Can such models warn of one of the black swan events – that is to say rare, but highly significant events? Well, the finance crisis of 2008 was a black swan event if ever there was one, and yet the study by Preis, Moa and Stanley covered data from 2004 to 2011. In short, the occurrence of black swan event did not validate their findings.

And yet, sometimes the mood of the crowd can create problems it is unaware of until the moment the problem becomes irreversible. That is the essence of the book ‘The Blindfolded Masochist’ by yours truly. Intuitively, this aspect of crowd behaviour should mean that on occasions Google will fail to predict changes in stock prices.

The other drawback is that such systems can break down when they are commonly used. So if all big investors incorporated Google analysis into their investment strategy, then such a strategy would surely back-fire.

For the report in full, see: Quantifying Trading Behavior in Financial Markets Using Google Trends 


You may or may not think Twitter and Facebook are worth your investment bucks, pennies and cents, but it does appear that investors plugged into certain social media services often enjoy better returns.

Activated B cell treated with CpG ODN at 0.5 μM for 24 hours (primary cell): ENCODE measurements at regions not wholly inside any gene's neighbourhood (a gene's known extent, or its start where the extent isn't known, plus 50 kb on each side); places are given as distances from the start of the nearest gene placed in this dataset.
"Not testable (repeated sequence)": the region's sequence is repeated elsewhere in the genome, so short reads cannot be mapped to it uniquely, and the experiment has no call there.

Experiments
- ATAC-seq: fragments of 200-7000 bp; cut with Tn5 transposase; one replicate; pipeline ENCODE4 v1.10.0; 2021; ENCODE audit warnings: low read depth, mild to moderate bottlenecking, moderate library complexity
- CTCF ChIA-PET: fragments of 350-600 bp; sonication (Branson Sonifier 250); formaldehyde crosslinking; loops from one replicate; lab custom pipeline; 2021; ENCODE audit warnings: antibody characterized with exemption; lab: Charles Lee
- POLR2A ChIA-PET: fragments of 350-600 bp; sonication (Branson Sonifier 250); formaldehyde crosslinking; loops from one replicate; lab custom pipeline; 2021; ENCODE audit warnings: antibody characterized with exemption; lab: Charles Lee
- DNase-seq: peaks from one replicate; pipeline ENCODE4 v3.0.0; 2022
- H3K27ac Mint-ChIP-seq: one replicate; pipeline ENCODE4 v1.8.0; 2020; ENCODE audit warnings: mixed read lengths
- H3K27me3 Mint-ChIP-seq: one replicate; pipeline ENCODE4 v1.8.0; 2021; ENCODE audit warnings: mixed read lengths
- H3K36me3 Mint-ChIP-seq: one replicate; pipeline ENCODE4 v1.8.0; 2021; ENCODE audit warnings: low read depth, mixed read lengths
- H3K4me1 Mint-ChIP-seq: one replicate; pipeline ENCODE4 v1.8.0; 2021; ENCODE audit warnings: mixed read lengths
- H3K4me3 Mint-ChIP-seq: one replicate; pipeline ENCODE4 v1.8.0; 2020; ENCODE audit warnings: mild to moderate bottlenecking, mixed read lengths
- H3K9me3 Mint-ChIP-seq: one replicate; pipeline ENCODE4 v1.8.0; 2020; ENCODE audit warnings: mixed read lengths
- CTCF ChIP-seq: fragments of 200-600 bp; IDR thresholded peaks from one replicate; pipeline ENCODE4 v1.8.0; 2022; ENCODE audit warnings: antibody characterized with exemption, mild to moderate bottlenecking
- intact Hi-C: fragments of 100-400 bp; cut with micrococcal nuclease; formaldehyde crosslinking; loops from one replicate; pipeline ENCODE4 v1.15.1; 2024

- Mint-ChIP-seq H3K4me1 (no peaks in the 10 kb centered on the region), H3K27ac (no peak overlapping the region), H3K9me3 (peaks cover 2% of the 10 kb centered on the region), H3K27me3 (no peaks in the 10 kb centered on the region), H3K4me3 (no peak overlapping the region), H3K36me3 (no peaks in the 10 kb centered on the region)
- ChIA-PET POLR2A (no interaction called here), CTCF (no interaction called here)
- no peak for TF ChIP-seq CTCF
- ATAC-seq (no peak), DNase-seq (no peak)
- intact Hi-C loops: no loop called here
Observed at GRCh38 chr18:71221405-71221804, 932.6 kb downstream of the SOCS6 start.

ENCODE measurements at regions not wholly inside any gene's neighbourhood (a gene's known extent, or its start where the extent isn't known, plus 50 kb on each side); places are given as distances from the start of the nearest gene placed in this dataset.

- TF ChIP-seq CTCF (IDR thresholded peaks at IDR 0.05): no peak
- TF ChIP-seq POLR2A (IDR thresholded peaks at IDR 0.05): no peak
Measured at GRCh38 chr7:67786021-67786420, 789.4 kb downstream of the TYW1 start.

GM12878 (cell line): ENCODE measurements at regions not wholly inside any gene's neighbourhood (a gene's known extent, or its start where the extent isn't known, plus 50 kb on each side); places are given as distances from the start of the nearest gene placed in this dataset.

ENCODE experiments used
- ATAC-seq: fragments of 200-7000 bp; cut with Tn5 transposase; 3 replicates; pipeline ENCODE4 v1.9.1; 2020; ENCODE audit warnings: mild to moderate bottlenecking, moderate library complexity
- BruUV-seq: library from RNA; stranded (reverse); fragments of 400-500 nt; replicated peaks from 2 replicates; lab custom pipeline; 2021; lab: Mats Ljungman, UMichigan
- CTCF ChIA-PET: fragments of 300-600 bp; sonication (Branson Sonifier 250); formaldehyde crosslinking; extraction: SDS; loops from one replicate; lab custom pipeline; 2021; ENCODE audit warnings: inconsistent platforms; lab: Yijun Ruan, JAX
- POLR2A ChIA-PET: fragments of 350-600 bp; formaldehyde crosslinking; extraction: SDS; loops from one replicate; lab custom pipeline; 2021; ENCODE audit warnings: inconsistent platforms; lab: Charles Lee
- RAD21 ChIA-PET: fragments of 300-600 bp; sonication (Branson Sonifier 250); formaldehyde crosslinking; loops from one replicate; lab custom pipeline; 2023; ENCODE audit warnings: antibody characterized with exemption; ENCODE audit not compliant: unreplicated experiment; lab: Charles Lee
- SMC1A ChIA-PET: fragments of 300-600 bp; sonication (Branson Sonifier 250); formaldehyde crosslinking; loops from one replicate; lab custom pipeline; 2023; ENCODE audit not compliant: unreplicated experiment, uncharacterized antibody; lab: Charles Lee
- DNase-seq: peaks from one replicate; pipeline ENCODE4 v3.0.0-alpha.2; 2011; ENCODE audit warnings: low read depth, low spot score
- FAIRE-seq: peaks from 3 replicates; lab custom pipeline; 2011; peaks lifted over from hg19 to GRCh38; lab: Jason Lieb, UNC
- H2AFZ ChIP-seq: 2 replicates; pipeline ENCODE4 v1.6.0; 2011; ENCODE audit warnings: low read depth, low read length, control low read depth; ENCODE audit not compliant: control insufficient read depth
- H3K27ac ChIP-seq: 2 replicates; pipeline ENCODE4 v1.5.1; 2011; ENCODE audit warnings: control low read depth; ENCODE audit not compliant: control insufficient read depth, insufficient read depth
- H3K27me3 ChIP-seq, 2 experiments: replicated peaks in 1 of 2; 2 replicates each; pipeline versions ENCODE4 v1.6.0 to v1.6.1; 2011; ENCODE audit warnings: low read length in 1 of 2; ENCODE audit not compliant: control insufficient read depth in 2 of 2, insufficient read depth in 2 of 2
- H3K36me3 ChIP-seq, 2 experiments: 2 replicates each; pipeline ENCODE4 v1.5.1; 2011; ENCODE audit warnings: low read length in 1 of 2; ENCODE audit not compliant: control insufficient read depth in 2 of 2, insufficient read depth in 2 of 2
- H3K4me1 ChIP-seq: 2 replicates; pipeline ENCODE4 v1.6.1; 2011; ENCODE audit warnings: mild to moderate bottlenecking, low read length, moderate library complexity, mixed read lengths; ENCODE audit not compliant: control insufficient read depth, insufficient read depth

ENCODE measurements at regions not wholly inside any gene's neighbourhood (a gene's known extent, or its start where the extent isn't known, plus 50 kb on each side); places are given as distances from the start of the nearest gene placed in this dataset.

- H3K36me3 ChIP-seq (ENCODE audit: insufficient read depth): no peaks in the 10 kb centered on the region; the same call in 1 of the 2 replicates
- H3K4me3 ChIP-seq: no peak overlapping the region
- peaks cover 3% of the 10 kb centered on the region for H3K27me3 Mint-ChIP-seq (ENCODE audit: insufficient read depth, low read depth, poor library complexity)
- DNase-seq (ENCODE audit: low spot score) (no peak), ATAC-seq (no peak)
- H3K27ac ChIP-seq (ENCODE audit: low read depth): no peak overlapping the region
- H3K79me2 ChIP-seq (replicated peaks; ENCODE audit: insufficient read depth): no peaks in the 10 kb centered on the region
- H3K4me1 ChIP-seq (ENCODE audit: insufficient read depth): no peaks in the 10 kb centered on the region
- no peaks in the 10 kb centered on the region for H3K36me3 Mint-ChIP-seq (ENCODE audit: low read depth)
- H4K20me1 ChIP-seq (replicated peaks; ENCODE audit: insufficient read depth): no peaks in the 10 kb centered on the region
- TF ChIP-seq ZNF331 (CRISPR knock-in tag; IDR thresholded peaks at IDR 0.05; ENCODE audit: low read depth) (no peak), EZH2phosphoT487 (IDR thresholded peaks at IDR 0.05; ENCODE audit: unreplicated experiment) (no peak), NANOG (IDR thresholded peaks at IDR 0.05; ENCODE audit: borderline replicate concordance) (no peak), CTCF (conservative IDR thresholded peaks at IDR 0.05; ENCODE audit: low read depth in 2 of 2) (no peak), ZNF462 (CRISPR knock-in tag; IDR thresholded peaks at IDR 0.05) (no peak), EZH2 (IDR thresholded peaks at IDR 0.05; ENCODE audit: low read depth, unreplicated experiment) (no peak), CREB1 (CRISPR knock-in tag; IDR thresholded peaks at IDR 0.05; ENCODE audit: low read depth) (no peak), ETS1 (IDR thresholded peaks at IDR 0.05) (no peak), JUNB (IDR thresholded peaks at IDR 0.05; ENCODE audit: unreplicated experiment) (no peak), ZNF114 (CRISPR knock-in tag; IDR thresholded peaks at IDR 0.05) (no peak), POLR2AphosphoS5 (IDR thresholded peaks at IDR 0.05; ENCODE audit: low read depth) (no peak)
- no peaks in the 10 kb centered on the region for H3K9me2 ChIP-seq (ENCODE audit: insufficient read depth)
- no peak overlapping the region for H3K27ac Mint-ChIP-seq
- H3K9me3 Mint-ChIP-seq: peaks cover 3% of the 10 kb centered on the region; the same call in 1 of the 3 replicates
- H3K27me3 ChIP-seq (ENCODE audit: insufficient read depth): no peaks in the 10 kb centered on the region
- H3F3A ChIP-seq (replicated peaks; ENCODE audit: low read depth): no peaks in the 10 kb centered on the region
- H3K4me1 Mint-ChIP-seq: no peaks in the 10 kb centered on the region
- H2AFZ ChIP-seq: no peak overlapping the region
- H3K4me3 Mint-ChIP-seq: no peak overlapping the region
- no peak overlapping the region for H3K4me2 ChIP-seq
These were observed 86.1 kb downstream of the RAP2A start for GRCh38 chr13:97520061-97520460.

Gillian Tett at the ‘FT’ broke the story, but actually, it should not come as a surprise. Ms Tett focused on the work of two MIT academics: Sandy Pentland and Yaniv Altshuler. After analysing a mountain of data, they found that investors who are plugged into a diverse range of investment groups enjoy the better returns.

They found that investors who work on their own often perform least well. Those who follow one or two investment gurus do better, but not as well as those who follow several such gurus. But the best performing group are those that just follow a diverse and large range of other investors covering a wide range of specialities and interests.

Pentland and Altshuler focused on a trading platform called eToro. The service itself describes itself in these terms: “Social Trading is about opening the markets to everyone. At eToro we encourage people to connect with one another to discuss, trade, invest, learn and share knowledge across the network. From now on, you don’t need to be a pro to trade like one.”